Johann Christoph Friedrich von Schiller (1759-1805) ranks with Goethe as one of the greatest dramatists and poets of the classical age of German literature. Writing on history, aesthetics, and philosophy, he influenced and was influenced by the English Romantics, and his lyrical poem "Ode to Joy" was set to music by Beethoven in his Ninth Symphony. His plays, including "The Robbers", "Maria Stuart", and "Wilhelm Tell", contributed to his reputation as a stern moralist, but T.J. Reed's introduction to Schiller's works also reveal a passionate, subtle, and witty side that has been too often neglected.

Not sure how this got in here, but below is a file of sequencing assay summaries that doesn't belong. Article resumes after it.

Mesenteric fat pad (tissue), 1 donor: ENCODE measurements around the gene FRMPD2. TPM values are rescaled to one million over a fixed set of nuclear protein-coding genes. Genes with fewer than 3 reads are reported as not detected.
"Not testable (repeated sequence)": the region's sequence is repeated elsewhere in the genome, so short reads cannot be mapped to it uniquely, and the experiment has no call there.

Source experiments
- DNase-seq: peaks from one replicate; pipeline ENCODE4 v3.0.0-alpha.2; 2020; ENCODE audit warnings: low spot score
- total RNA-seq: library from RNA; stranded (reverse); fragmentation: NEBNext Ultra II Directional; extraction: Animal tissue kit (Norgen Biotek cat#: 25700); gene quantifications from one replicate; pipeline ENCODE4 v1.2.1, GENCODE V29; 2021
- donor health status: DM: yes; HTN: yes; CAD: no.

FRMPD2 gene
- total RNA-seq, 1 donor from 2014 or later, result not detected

- Paperback | 128 pages
- 129.54 x 190.5 x 10.16mm | 113.4g
- 01 May 1991
- Oxford University Press
- Oxford Paperbacks
- Oxford, United Kingdom
Table of contents
Part 1 Absolutism and revolt: an education; "commerce of mind and body"; theatrical sensation; flight; intrigues. Part 2 Hope in history: castles in Spain; a guiding thread. Part 3 Two crises: the grand disillusion; "this man , this Goethe". Part 4 Defeat and victory: "how it really was"; freedom in and freedom from. Part 5 Real and ideal: lifetime; legacy.